An explanation and history of the Challenge
What hiking in Scotland is like
Gear and food lists
The planning process
Day 0 in Oban
A greatly expanded day by day section
Tons of photos
Secondly, there will once again be a 3318 documentary produced from the photo and video of the challenge.
Lastly, there will be a 1-hour presentation on the Challenge and the culture of the Scottish Highlands. This is in coordination with the Alworth Institute at UMD and is currently set for THURSDAY, OCTOBER 8th at 12noon in the library at UMD.
On with the recall:
Monday the 11th of May - Loch Cairian Bothy to Lairig Leacach Bothy.
After the hard long day yesterday and the unplanned bog-hopping near the end, I was reluctant to leave the bothy. After waiting until noon for socks to dry, I made my way further north, passing Loch Treig and on into the Lairig Leacach towards Roybridge. I stopped at the bothy and once again cancelled my plans to summit the two munros to the east.
Tuesday the 12th of May - Lairig Leacach Bothy to Luib-Chonnel Bothy
The original plan out of the bothy that morning was to make for Tulluck station and wild camp at Tom Mor at near 800 meters. The summits would have been clear and an ascent was possible, but my battered and blistered feet had already endured enough. Feeling a little down about canceling more summits from my route, I made my way into Roybridge. The problem here arises that, although called Roybridge, there is no actual bridge over the river Spean. This forced me to add 3k moving towards Speanbridge and quickly (and slightly illegally) dashing across an active railroad bridge. After walking back along the river and reaching the south end of Glen Roy, it was time to phone Challenge Control to report in.
It was then that I learned the scattered showers I had in Oban had translated much heavier further north. The combination of rain, wet ground, and now burning heat had caused some 30 Challengers to drop out. Suddenly I felt much better about myself and pressed on up Glen Roy, reaching Luib-Chonnel Bothy by 8.
Having traveled north for 5 days now, I had seen very few challengers. When I reached the bothy, however, there were several challengers camped outside and a few more inside. After a good discussion and a goodnight I went up to the loft and once again passed out.
Wednesday the 13th of May - Luib-Chonnel Bothy to Gharva Bridge wildcamp.
Having not camped high in the mountains last night and instead moved up Glen Roy, I was rather far ahead of schedule (at a time when the rain had put some people a day behind). Leaving late once again (me and mornings don't do well) I followed the track around towards Melgarve Bothy, finally turning east. When I reached this bothy, a healthy number of challengers were having lunch. Melgarve sits at the intersection of Glen Roy and the Corryarick Pass, so it acts as a natural funnel.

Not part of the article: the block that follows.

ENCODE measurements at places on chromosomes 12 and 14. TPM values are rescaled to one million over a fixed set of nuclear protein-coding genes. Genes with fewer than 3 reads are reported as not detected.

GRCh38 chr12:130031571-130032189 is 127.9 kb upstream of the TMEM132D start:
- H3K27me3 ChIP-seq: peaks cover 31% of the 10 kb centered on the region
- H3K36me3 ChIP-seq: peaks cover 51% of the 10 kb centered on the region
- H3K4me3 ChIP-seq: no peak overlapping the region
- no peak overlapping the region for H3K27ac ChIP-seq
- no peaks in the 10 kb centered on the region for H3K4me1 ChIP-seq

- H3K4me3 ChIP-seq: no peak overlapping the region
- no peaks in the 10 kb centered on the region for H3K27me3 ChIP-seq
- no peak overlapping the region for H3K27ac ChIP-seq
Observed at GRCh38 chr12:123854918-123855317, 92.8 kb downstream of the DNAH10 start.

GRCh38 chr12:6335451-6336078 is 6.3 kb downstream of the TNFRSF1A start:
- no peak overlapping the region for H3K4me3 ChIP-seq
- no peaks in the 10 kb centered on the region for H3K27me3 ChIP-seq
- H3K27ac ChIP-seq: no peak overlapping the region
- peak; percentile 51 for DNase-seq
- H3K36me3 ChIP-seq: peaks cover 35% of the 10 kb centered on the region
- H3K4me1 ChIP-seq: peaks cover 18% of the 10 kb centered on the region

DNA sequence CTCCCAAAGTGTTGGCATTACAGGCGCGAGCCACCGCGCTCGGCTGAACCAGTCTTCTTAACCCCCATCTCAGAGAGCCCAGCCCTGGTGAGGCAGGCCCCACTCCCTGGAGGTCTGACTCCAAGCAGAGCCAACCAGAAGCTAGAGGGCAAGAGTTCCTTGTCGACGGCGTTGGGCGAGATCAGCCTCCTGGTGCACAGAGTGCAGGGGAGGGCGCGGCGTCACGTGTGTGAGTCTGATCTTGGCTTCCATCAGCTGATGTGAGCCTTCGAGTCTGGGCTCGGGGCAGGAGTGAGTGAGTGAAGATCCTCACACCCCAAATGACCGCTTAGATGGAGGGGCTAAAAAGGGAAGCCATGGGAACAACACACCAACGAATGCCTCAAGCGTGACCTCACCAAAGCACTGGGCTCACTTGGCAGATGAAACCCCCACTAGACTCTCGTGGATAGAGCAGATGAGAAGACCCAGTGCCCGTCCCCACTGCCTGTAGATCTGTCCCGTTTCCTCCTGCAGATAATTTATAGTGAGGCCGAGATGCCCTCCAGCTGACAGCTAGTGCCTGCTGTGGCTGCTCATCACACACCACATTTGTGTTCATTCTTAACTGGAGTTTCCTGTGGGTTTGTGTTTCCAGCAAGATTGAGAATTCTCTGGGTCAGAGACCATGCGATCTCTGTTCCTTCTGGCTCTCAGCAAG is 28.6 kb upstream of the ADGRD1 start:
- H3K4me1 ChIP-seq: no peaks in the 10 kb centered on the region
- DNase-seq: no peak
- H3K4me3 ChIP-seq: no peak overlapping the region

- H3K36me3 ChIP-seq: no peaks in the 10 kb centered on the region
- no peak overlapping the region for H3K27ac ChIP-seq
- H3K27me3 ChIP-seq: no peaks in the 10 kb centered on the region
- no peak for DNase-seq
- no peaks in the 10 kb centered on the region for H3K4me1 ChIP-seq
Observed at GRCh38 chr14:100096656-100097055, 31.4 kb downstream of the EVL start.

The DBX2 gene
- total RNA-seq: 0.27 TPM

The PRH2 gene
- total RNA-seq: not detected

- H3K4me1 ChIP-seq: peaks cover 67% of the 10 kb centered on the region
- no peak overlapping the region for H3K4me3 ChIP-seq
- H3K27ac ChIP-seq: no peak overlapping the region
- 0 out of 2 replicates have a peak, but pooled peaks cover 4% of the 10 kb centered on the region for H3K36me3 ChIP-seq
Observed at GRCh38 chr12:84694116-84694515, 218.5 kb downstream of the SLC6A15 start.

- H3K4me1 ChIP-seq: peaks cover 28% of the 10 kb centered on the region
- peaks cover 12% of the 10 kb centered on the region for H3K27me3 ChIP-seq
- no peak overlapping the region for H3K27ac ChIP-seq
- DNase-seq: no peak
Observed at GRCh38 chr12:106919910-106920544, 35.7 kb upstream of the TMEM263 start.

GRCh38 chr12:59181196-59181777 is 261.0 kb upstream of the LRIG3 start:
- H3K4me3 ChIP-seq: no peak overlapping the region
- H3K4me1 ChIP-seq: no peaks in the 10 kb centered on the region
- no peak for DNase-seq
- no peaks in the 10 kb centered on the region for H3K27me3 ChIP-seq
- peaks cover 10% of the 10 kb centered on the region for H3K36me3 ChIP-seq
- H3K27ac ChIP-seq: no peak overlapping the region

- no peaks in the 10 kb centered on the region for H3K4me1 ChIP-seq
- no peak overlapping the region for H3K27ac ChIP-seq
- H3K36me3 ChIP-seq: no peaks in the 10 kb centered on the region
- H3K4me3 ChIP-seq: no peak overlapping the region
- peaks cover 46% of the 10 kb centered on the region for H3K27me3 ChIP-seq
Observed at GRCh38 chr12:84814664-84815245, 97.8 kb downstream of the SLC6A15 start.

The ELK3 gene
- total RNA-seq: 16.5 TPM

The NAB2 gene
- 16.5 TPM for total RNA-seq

Deciding that 2pm was too early to stop for the day, I moved a bit further east to Gharva bridge, where we ended the day with some 12 tents all told. While pitching my tent I chatted with Anthony, who was pitched next to me. A few moments later, Ian came and joined us. Both had come over the Corryarick that morning and I had met both at Melgarve bothy a few hours before. As the lighted faded, the 4 yorks came strolling on. The 4 were carrying large packs and moved perhaps slower than I, but then again so did most, and the 4 were physically fit enough to be able to easily handle their loads. After munching down some gorp and watching the sunset with Anthony, I bedded down for the night.
Thursday the 14th of May - Gharva bridge wildcamp to Newtonmore campsite
Waking slightly after most of the others along the river, I made my oatmeal and hot cocoa and proceeded to break camp. Anthony left just before I did, heading off towards Laggan Stores with David, who was camped just on the other side of me. Within an hour, Ian and I were trudging down the pavement towards the shop, and nearly caught David and Anthony before we arrived at Laggan.
In addition to having a public flush toilet, laggan makes a very convenient resupply point because the store there stocks nearly everything. However, as we were heading into Newtonmore anyway, that would be a better resupply point and I ready had plenty of food.
The 4 Yorks appeared as we were leaving, and we continued on the road for a bit. Just as we reached the castle, Ian Anthony and I turned north to bypass some of the pavement and get into the hills a little. David continued along the road as it was shorter and his leg had started to hurt a bit. After stopping at a cozy estate bothy, we continued on to Newtonmore, where Ian was booked in at a B&B and the rest of us continued to the campsite.
It was once again time to phone Control, where I was advised that the sunshine of the previous 4 days was about to run out.
As Anthony David and I made our way to the bar, we were met once again by the 4 Yorks, who were also heading for the campsite. Ian met us at the pub, and a good time was had by all.
Sent from my Verizon Wireless BlackBerry